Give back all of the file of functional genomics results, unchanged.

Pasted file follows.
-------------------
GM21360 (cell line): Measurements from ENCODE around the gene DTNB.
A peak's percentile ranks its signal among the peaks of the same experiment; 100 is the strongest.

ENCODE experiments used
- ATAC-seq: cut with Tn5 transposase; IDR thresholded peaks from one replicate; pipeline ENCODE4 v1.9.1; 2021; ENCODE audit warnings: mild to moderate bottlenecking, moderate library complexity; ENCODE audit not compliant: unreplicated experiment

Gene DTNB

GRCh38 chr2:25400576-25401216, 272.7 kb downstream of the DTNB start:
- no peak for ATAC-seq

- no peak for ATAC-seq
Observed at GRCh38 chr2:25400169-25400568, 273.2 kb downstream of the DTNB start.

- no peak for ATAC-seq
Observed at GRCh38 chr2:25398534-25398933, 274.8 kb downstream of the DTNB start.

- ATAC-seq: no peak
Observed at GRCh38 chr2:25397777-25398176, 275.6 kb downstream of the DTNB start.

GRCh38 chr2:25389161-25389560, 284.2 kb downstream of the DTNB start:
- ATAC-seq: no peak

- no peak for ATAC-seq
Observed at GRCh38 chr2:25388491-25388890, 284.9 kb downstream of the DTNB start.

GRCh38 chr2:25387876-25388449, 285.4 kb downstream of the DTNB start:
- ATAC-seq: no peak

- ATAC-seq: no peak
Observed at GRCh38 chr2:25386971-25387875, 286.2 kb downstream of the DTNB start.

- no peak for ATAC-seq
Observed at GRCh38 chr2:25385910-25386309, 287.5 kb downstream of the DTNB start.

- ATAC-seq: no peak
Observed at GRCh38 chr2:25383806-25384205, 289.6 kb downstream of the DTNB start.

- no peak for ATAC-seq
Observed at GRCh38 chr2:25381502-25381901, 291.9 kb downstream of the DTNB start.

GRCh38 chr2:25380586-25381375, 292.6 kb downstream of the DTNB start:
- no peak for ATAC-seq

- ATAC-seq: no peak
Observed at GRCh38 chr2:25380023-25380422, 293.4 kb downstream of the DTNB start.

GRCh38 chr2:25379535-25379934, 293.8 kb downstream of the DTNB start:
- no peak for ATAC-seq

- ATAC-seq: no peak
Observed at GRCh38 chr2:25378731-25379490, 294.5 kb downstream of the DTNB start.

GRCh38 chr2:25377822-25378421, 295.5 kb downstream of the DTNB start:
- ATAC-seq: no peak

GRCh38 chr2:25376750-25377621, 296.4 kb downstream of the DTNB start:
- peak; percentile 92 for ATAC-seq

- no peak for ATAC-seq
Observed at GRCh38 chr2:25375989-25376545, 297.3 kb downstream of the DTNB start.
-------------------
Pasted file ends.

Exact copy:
GM21360 (cell line): Measurements from ENCODE around the gene DTNB.
A peak's percentile ranks its signal among the peaks of the same experiment; 100 is the strongest.

ENCODE experiments used
- ATAC-seq: cut with Tn5 transposase; IDR thresholded peaks from one replicate; pipeline ENCODE4 v1.9.1; 2021; ENCODE audit warnings: mild to moderate bottlenecking, moderate library complexity; ENCODE audit not compliant: unreplicated experiment

Gene DTNB

GRCh38 chr2:25400576-25401216, 272.7 kb downstream of the DTNB start:
- no peak for ATAC-seq

- no peak for ATAC-seq
Observed at GRCh38 chr2:25400169-25400568, 273.2 kb downstream of the DTNB start.

- no peak for ATAC-seq
Observed at GRCh38 chr2:25398534-25398933, 274.8 kb downstream of the DTNB start.

- ATAC-seq: no peak
Observed at GRCh38 chr2:25397777-25398176, 275.6 kb downstream of the DTNB start.

GRCh38 chr2:25389161-25389560, 284.2 kb downstream of the DTNB start:
- ATAC-seq: no peak

- no peak for ATAC-seq
Observed at GRCh38 chr2:25388491-25388890, 284.9 kb downstream of the DTNB start.

GRCh38 chr2:25387876-25388449, 285.4 kb downstream of the DTNB start:
- ATAC-seq: no peak

- ATAC-seq: no peak
Observed at GRCh38 chr2:25386971-25387875, 286.2 kb downstream of the DTNB start.

- no peak for ATAC-seq
Observed at GRCh38 chr2:25385910-25386309, 287.5 kb downstream of the DTNB start.

- ATAC-seq: no peak
Observed at GRCh38 chr2:25383806-25384205, 289.6 kb downstream of the DTNB start.

- no peak for ATAC-seq
Observed at GRCh38 chr2:25381502-25381901, 291.9 kb downstream of the DTNB start.

GRCh38 chr2:25380586-25381375, 292.6 kb downstream of the DTNB start:
- no peak for ATAC-seq

- ATAC-seq: no peak
Observed at GRCh38 chr2:25380023-25380422, 293.4 kb downstream of the DTNB start.

GRCh38 chr2:25379535-25379934, 293.8 kb downstream of the DTNB start:
- no peak for ATAC-seq

- ATAC-seq: no peak
Observed at GRCh38 chr2:25378731-25379490, 294.5 kb downstream of the DTNB start.

GRCh38 chr2:25377822-25378421, 295.5 kb downstream of the DTNB start:
- ATAC-seq: no peak

GRCh38 chr2:25376750-25377621, 296.4 kb downstream of the DTNB start:
- peak; percentile 92 for ATAC-seq

- no peak for ATAC-seq
Observed at GRCh38 chr2:25375989-25376545, 297.3 kb downstream of the DTNB start.